Festival re-creates era of excitement and leisure
The 1920s saw a release from convention and constraint in the fashion world, as well as in American society at large. Fashions became less formal in the free-spirited years following the end of World War I. The average person could now attain an air of sophistication thanks to improved production methods and more affordable fashion lines. Manufacturers for the first time easily produced clothing that was affordable for working families.
American citizens began to look to Hollywood stars instead of royalty as the bearers of modern style and future trends. Parisian designers, meanwhile, continued to set the mark in women’s fashion. CoCo Chanel’s designs were exceptionally popular among practical American women due to her use of scarves, “simple ensembles”, and inexpensive jewelry. In men’s fashion, it was London that ruled runways. A typical outfit for a well-dressed man now could be flannel trousers or twill pants matched with soft-colored sweaters.
In women’s fashions, cotton and wool were abundant and often used fabrics, while silk was a rare and expensive, yet desirable material. Rayon was developed during the 1920s as an artificial silk and was widely used in undergarments. Women’s dresses of the period were best characterized by an unusual waist and form. In the first few years of the decade, the waistlines sat at the woman’s waist, but were loose and non-fitted. By 1923, the waistline was often at the point between the natural waist and hips. By 1925, “shift dresses” displayed no visible waistline. In the next few years, dresses with straight bodices and collars, knife-pleated skirts and tucks at the end of bodices were popular. The influence of the female liberation movement could be felt in the shortening skirts, discarded corsets, loose-fitting dresses and bobbed hair. Changes in 1928 to knee-length skirts and more fitted dresses set the tone for the elegant fashions of the 1930s.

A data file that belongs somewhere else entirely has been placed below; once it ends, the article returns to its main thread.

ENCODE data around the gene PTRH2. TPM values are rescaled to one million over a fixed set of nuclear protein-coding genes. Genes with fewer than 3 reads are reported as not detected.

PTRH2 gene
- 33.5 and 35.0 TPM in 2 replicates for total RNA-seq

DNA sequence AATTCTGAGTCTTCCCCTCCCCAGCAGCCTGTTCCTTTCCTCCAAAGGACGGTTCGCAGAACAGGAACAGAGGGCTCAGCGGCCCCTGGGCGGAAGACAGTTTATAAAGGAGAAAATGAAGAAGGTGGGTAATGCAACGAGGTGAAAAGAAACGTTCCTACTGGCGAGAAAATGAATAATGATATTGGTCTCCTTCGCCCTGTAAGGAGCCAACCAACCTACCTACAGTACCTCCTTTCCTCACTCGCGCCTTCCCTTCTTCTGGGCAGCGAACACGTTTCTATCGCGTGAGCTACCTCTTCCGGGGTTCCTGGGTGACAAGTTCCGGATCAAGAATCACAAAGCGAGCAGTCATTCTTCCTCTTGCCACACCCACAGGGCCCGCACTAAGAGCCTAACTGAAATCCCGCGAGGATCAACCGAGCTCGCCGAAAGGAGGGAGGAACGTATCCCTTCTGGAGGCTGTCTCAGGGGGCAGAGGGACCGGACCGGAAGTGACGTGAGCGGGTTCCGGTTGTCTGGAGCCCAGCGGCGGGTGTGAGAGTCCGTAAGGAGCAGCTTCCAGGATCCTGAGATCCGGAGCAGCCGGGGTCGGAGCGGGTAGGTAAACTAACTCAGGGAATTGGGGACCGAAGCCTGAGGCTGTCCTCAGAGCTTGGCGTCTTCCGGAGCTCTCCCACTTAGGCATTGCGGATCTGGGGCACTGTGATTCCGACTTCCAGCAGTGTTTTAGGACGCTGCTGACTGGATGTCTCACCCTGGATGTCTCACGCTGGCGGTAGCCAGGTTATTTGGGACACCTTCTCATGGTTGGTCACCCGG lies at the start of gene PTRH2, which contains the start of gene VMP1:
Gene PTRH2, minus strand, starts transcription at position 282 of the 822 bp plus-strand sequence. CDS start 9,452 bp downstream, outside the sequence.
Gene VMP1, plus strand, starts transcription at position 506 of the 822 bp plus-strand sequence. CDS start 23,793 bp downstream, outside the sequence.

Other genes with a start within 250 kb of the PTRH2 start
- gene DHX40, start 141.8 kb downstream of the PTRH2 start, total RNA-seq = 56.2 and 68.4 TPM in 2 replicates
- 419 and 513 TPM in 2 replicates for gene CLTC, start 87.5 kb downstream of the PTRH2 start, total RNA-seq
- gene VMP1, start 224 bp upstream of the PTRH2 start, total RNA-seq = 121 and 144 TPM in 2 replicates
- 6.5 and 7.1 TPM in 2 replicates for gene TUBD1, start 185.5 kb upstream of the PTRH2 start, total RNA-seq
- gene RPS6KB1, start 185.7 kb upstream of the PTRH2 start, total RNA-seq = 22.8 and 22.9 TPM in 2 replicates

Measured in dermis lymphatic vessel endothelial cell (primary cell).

For women, garments often fastened with buttons, hooks and eyes, buttons or snaps. The zipper, originally known as a “locker”, would not be widely used until the late 1930s. The chemise or camisole replaced the corset, and was paired with bloomers beneath dresses.
The 1920s also saw the emergence of three major women’s fashion magazines: Vogue, The Queen, and Harper’s Bazaar. Although Vogue had been in print since 1892, it as well as the other two received its first mass public exposure during the 1920s. For the first time, everyday women in America could follow countrywide fashion trends.
At the Great Gatsby Festival Fashion Show, which will begin at 3 August 11on the Pope House Porch, such designs as described above will be seen again in a display of vintage clothing provided to fashion show organizers by Deborah Rush. All jean-wearing visitors to the festival should be especially sure to stay for this fine 1920s display of formal dress.
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